|2007 GSA Denver Annual Meeting (28–31 October 2007)|
|Paper No. 144-31|
|Presentation Time: 8:00 AM-12:00 PM|
MN UPTAKE IN FOSSIL TEETH: SIMULATING FOSSIL DIAGENESIS IN CROCODYLIAN AND MAMMALIAN TEETH
BLACKWELL, Bonnie A.B.1, LEUNG, James J.S.2, ORTEGA, Amy J.2, SKINNER, Anne R.3, and BLICKSTEIN, Joel I.B.4, (1) Department of Chemistry, Williams College, Williams College, Williamstown, MA 01267, (2) RFK Science Research Institute, Glenwood Landing, NY 11547-0866, firstname.lastname@example.org, (3) Dept. of Chemistry, Williams College, Williamstown, MA 01267, (4) RFK Science Research Institute, Box 866, Glenwood Landing, NY 11547-0866|
Modern teeth and bones lack significant concentrations of Mn. Like Fe, however, Mn is a common diagenetic addition to fossil teeth and bones, often as a trace element in the tissues or in secondary minerals that form in the porosity elements or on the surface. Teeth and bones sometimes show Mn signals in their ESR spectra.
To simulate diagenetic Mn uptake in fresh teeth during fossilization, ten modern crocodylian and six modern bear teeth were suspended in a 500 ppm MnCl2 solution buffered at pH = 4.8-5.0 for 2-10 weeks. During the experiment, the solution was replaced every two weeks to reduce algal growth. SEM EDX analyses were performed to examine uptake rates and diffusion gradients. Within four weeks, both bear and crocodylian teeth uptook Mn and developed Mn-rich crusts, some with well formed acicular crystals, precipitated in scattered locations on the exposed surfaces.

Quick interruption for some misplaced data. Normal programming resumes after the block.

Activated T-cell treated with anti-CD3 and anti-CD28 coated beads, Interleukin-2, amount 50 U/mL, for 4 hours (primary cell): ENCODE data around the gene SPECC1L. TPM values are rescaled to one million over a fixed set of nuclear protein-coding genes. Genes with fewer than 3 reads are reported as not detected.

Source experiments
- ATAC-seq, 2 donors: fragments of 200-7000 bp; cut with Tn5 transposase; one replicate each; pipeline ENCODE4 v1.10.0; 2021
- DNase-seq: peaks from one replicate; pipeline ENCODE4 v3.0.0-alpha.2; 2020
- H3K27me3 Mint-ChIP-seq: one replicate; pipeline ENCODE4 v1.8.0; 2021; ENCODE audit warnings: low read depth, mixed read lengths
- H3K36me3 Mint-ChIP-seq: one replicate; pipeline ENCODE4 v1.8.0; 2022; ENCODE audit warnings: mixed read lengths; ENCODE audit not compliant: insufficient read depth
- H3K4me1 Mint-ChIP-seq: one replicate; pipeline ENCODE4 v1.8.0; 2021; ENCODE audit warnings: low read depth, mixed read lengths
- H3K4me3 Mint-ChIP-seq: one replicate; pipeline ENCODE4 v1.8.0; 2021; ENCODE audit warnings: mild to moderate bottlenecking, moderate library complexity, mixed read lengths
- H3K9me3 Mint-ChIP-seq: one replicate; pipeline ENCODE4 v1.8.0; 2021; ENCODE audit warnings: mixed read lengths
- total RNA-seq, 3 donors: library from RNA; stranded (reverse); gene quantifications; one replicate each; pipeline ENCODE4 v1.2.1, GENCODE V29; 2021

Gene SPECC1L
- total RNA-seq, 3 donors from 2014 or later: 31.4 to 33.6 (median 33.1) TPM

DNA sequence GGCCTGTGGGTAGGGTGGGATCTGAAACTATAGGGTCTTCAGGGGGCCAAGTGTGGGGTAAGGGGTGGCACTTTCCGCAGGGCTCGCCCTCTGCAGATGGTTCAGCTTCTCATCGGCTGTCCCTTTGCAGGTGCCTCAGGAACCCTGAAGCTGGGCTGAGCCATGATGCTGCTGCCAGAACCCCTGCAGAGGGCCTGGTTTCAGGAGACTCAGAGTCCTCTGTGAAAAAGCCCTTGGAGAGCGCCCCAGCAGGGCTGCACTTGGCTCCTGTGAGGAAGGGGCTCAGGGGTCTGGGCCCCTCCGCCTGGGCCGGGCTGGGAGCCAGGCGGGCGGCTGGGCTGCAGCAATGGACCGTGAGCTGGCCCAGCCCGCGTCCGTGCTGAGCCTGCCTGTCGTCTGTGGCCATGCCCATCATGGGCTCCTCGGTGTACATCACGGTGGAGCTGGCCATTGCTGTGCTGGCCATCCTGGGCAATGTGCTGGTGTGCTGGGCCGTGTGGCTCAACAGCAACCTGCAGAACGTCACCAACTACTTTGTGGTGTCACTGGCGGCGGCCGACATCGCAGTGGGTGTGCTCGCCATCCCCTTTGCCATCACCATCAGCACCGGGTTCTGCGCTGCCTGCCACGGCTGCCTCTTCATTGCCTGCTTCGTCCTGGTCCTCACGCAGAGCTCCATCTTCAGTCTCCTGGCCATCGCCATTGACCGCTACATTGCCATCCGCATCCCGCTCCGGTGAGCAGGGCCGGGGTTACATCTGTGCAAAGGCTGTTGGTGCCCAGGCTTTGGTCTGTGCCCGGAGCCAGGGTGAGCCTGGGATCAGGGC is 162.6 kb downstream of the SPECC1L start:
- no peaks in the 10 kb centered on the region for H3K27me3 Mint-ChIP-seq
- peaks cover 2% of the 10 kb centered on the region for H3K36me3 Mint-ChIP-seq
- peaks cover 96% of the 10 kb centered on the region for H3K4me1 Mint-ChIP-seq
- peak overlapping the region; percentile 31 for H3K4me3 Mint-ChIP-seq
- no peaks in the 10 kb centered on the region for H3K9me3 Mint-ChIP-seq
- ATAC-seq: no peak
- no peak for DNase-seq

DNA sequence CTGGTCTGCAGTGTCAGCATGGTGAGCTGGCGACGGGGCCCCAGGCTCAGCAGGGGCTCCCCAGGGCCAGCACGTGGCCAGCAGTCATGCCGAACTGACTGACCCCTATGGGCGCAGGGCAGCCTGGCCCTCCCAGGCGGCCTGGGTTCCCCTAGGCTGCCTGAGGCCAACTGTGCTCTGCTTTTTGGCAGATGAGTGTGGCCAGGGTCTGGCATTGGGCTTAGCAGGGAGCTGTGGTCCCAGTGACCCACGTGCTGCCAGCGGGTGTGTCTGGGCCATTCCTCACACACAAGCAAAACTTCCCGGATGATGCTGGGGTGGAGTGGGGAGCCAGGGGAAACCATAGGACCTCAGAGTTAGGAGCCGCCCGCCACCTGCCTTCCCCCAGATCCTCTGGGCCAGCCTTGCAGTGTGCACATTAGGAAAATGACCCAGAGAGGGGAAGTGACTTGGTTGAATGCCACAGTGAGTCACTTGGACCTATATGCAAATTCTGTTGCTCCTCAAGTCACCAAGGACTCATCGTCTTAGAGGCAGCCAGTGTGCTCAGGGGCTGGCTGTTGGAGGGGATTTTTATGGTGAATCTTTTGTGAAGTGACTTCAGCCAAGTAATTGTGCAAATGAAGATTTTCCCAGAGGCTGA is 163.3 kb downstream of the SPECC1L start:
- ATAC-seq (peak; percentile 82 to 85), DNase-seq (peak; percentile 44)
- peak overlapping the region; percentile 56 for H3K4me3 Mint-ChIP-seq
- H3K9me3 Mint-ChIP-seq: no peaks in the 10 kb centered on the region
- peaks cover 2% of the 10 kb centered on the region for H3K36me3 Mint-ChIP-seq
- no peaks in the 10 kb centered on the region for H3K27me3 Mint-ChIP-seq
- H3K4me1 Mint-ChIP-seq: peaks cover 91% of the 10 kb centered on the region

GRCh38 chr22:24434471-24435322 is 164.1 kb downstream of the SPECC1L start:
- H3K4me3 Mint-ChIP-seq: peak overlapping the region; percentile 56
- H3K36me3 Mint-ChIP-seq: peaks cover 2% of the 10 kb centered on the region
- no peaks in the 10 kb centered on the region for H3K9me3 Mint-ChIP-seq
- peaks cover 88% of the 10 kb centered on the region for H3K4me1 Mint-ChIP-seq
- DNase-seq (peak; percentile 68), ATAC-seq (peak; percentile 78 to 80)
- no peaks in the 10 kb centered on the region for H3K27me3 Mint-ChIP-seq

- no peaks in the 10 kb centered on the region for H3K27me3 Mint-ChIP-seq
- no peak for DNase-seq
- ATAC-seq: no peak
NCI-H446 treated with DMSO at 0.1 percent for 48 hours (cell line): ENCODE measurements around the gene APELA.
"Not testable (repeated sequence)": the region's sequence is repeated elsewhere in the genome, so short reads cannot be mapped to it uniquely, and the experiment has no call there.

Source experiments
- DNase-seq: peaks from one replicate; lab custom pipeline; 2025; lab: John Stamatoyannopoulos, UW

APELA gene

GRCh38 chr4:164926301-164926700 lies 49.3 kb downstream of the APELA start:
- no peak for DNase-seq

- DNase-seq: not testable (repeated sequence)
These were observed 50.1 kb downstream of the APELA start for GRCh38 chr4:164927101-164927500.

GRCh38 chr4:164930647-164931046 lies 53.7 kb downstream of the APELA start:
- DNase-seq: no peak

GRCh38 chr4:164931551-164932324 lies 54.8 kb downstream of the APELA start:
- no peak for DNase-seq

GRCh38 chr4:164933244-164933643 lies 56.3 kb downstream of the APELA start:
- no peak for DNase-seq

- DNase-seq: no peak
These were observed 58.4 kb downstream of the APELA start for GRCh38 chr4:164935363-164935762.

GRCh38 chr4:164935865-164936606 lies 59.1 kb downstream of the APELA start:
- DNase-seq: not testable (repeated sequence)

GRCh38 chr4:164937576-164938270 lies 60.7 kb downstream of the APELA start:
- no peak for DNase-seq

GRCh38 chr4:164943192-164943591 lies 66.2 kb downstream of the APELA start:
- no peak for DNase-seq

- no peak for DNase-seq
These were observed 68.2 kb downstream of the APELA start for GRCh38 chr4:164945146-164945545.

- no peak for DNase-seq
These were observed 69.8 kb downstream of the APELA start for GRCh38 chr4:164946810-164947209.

For all the teeth analyzed, Mn/[Mn+Ca+P] ratios in the enamel or dentine did not exceed 10 atom%. In the secondary crusts, however, Mn/[Mn+Ca+P] ratios exceeded 50 atom%. The Mn uptake rate depended on the tooth's surface:volume ratio and the tissue type. After eight weeks immersion, Ca concentrations and Ca/P ratios increased exponentially with depth from the exposed surface. In both enamel and dentine, Mn concentrations decreased exponentially with depth inside the tooth. Mn/Ca ratios were inversely correlated with distance from the surface exposed to the Mn solutions. Significant correlations in the elemental ratios hint that Mn may be ionically substituting for Ca in the hydroxyapatite.
2007 GSA Denver Annual Meeting (28–31 October 2007)
General Information for this Meeting
|Session No. 144--Booth# 114|
Paleontology (Posters) II: Environments, Ecosystems, and Interactions
Colorado Convention Center: Exhibit Hall E/F
8:00 AM-12:00 PM, Tuesday, 30 October 2007
Geological Society of America Abstracts with Programs, Vol. 39, No. 6, p. 401
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